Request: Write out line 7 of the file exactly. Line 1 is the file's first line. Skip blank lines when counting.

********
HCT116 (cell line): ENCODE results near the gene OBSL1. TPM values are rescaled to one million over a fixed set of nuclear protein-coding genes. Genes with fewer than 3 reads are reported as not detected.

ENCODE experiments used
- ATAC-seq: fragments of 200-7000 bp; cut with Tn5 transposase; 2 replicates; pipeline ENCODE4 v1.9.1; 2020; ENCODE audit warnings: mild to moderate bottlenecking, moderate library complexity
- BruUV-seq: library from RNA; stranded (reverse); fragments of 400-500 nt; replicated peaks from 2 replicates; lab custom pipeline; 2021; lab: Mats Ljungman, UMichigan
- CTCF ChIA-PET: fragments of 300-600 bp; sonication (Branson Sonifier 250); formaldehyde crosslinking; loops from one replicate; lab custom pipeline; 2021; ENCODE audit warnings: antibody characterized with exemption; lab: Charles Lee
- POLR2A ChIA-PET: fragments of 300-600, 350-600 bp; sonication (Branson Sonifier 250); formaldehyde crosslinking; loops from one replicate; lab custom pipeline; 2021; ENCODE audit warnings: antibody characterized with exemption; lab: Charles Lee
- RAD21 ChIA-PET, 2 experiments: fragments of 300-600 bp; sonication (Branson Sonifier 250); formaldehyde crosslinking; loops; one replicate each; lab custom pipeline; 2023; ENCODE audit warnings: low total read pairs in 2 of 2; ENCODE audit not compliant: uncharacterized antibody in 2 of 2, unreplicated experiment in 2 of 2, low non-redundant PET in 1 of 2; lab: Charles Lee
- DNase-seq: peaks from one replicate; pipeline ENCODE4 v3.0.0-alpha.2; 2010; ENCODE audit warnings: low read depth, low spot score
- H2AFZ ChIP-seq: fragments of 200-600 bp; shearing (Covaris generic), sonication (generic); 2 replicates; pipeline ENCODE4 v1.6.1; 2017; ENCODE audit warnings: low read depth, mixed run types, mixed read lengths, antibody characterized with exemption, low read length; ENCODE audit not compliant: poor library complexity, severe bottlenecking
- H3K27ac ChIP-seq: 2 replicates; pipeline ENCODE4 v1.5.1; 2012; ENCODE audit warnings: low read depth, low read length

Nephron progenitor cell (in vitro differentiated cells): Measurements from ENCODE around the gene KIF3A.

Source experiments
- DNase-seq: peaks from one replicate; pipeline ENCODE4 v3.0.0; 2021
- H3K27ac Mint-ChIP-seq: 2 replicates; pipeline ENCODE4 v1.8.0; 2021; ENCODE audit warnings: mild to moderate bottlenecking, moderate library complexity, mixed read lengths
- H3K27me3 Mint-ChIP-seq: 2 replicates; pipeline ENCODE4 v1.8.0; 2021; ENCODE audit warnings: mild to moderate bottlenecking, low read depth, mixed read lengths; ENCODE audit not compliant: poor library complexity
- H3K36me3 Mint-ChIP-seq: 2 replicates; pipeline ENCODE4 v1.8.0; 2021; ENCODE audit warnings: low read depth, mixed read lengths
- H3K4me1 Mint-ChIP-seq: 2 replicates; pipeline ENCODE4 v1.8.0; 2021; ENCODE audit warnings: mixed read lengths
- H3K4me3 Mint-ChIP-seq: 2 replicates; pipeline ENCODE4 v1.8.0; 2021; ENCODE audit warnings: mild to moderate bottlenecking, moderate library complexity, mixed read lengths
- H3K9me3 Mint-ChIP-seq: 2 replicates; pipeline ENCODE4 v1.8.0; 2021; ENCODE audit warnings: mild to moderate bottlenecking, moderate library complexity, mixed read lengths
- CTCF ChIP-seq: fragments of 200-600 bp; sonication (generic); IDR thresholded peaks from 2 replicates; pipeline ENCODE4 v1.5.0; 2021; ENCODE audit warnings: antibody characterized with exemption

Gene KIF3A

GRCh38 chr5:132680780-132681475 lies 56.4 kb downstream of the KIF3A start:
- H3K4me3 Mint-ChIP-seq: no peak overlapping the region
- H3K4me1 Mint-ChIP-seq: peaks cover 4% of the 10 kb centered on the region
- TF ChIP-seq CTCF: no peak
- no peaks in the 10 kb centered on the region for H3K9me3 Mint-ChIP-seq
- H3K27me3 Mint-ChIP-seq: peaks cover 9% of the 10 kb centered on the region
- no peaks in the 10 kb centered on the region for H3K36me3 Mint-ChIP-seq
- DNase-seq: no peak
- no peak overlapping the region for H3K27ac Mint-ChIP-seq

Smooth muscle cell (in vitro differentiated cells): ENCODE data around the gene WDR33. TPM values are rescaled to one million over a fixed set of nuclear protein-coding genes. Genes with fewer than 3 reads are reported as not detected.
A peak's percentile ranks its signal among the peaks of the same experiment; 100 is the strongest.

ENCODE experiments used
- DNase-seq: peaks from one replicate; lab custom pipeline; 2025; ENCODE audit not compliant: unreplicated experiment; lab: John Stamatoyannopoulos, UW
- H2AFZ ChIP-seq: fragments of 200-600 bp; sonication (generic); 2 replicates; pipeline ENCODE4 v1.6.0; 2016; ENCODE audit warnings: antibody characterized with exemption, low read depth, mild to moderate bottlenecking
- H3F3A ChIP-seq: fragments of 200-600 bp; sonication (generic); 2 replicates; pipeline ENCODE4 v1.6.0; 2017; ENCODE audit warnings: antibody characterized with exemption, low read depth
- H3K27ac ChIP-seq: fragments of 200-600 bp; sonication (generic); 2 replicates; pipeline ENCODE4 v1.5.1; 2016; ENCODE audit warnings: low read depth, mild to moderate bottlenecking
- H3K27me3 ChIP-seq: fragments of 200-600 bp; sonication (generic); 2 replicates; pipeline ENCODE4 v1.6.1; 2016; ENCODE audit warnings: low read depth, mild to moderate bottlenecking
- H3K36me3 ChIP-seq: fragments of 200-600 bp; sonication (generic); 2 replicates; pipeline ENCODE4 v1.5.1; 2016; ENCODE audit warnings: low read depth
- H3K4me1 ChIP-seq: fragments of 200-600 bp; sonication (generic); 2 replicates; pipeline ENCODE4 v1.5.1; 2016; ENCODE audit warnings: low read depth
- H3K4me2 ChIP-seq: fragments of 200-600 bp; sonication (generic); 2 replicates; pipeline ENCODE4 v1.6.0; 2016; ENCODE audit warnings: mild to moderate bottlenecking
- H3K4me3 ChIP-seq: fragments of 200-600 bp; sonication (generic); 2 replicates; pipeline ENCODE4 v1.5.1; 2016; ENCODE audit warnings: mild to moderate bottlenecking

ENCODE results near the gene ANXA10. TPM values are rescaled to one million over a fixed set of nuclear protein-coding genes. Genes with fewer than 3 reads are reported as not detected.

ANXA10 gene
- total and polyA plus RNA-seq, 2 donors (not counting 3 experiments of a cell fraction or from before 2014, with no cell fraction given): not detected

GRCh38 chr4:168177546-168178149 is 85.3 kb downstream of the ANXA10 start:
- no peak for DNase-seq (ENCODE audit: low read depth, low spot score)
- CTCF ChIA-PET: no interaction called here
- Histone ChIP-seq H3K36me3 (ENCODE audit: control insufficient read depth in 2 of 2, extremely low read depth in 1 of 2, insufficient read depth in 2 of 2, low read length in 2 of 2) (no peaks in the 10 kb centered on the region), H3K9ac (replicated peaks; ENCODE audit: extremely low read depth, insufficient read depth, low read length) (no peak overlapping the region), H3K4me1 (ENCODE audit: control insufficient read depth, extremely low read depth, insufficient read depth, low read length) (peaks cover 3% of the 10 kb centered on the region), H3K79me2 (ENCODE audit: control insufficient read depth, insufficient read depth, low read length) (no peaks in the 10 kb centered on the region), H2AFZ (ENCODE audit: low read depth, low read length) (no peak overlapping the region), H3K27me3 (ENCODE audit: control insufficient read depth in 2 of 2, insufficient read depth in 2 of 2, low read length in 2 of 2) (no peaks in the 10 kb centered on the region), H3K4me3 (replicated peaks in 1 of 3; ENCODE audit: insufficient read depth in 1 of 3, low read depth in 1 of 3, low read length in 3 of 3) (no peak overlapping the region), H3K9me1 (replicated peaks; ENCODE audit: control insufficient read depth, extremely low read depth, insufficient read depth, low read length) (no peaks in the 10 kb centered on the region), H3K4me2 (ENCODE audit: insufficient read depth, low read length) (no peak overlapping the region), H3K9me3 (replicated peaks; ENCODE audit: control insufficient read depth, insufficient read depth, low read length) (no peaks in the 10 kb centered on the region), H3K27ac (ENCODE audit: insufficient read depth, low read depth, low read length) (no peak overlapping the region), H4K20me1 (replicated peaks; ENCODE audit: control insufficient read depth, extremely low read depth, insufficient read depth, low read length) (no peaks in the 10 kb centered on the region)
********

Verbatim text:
- RAD21 ChIA-PET, 2 experiments: fragments of 300-600 bp; sonication (Branson Sonifier 250); formaldehyde crosslinking; loops; one replicate each; lab custom pipeline; 2023; ENCODE audit warnings: low total read pairs in 2 of 2; ENCODE audit not compliant: uncharacterized antibody in 2 of 2, unreplicated experiment in 2 of 2, low non-redundant PET in 1 of 2; lab: Charles Lee